Astronomy and Astrophysics, volume 623A, 23-23 (2019/3-1)
Fundamental properties of the pre-main sequence eclipsing stars of MML 53 and the mass of the tertiary.
GOMEZ MAQUEO CHEW Y., HEBB L., STEMPELS H.C., PAAT A., STASSUN K.G., FAEDI F., STREET R.A., ROHN G., HELLIER C. and ANDERSON D.R.
Abstract (from CDS):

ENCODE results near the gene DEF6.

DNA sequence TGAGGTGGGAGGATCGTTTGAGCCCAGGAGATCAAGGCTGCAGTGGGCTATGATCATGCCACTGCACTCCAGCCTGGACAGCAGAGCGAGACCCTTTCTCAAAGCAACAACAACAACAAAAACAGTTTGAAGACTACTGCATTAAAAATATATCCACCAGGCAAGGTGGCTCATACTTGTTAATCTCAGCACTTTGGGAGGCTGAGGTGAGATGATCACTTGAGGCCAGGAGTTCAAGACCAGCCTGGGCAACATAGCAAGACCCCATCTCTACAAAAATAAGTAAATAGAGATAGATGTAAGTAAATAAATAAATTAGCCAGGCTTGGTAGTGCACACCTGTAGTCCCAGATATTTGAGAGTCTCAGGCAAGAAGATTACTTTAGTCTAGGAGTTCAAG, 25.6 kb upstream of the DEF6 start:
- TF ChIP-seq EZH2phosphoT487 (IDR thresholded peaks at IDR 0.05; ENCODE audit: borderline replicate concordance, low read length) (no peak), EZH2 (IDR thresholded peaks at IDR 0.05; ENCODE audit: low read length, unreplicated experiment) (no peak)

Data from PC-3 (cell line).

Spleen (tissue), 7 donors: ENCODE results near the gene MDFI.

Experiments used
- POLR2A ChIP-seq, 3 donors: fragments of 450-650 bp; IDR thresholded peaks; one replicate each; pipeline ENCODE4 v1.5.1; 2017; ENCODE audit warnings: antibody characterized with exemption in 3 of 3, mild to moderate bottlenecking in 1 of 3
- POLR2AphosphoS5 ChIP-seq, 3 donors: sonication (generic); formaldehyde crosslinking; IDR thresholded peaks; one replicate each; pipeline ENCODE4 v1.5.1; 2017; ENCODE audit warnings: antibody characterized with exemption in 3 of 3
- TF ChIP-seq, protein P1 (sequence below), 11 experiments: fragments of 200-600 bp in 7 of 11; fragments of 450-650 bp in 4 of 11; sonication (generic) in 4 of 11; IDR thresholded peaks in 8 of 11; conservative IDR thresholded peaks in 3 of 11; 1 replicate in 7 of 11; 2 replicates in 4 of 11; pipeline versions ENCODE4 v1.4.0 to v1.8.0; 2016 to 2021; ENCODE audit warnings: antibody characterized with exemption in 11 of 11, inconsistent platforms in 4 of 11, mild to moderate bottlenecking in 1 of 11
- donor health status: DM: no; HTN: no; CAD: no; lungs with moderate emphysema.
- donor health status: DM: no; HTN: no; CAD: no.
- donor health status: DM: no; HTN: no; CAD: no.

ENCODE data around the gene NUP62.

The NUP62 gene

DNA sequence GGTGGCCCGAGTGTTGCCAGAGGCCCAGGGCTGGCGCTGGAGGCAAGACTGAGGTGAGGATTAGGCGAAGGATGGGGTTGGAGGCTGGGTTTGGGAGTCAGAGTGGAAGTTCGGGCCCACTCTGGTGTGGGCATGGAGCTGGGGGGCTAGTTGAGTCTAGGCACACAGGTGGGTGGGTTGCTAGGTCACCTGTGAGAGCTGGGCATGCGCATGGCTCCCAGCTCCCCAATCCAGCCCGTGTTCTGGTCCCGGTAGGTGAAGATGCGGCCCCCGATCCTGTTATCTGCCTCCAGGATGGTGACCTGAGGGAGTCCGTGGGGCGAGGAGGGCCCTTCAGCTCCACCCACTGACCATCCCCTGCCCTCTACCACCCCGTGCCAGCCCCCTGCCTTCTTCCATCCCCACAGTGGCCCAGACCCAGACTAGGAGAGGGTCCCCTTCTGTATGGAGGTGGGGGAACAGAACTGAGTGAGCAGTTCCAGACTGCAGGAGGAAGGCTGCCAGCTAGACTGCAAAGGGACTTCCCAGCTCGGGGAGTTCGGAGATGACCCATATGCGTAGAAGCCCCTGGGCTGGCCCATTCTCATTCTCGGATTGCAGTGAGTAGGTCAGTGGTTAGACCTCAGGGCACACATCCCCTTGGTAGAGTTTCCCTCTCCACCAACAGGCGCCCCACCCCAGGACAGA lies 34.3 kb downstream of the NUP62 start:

We present the most comprehensive analysis to date of the Upper Centaurus Lupus eclipsing binary MML 53 (with PEB=2.097892d), and for the first time, confirm the bound-nature of the third star (in a P3∼9yr orbit) by constraining its mass dynamically. Our analysis is based on new and archival spectra and time-series photometry, spanning 80% of one orbit of the outer component. From the spectroscopic analysis, we determined the temperature of the primary star to be 4880±100K. The study of the close binary incorporated treatment of spots and dilution by the tertiary in the light curves, allowing for the robust measurement of the masses of the eclipsing components within 1% (M1=1.0400±0.0067M☉ and M2=0.8907±0.0058M☉), their radii within 4.5% (R1=1.283±0.043R☉ and R2=1.107±0.049R☉), and the temperature of the secondary star (Teff,2=4379±100K). From the analysis of the eclipse timings, and the change in systemic velocity of the eclipsing binary and the radial velocities of the third star, we measured the mass of the outer companion to be 0.7M☉ (with a 20% uncertainty). The age we derived from the evolution of the temperature ratio between the eclipsing components is fully consistent with previous, independent estimates of the age of Upper Centaurus Lupus (16±2Myr). At this age, the tightening of the MML 53 eclipsing binary has already occurred, thus supporting close-binary formation mechanisms that act early in the stars' evolution. The eclipsing components of MML 53 roughly follow the same theoretical isochrone, but appear to be inflated in radius (by 20% for the primary and 10% for the secondary) with respect to recent evolutionary models. However, our radius measurement of the 1.04M☉ primary star of MML 53 is in full agreement with the independent measurement of the secondary of NP Per which has the same mass and a similar age. The eclipsing stars of MML 53 are found to be larger but not cooler than predicted by non-magnetic models, it is not clear what is the mechanism that is causing the radius inflation given that activity, spots and/or magnetic fields slowing their contraction, require the inflated stars to be cooler to remain in thermal equilibrium.